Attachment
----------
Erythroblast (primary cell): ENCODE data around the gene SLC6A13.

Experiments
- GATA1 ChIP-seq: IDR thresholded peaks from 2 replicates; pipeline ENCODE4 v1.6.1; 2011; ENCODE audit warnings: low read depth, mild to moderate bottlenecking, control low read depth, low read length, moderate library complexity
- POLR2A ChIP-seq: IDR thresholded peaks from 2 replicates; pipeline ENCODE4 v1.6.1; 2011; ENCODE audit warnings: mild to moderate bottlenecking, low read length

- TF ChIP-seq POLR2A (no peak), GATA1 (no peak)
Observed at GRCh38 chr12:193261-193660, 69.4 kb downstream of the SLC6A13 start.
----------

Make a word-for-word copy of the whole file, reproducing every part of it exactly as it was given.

Erythroblast (primary cell): ENCODE data around the gene SLC6A13.

Experiments
- GATA1 ChIP-seq: IDR thresholded peaks from 2 replicates; pipeline ENCODE4 v1.6.1; 2011; ENCODE audit warnings: low read depth, mild to moderate bottlenecking, control low read depth, low read length, moderate library complexity
- POLR2A ChIP-seq: IDR thresholded peaks from 2 replicates; pipeline ENCODE4 v1.6.1; 2011; ENCODE audit warnings: mild to moderate bottlenecking, low read length

- TF ChIP-seq POLR2A (no peak), GATA1 (no peak)
Observed at GRCh38 chr12:193261-193660, 69.4 kb downstream of the SLC6A13 start.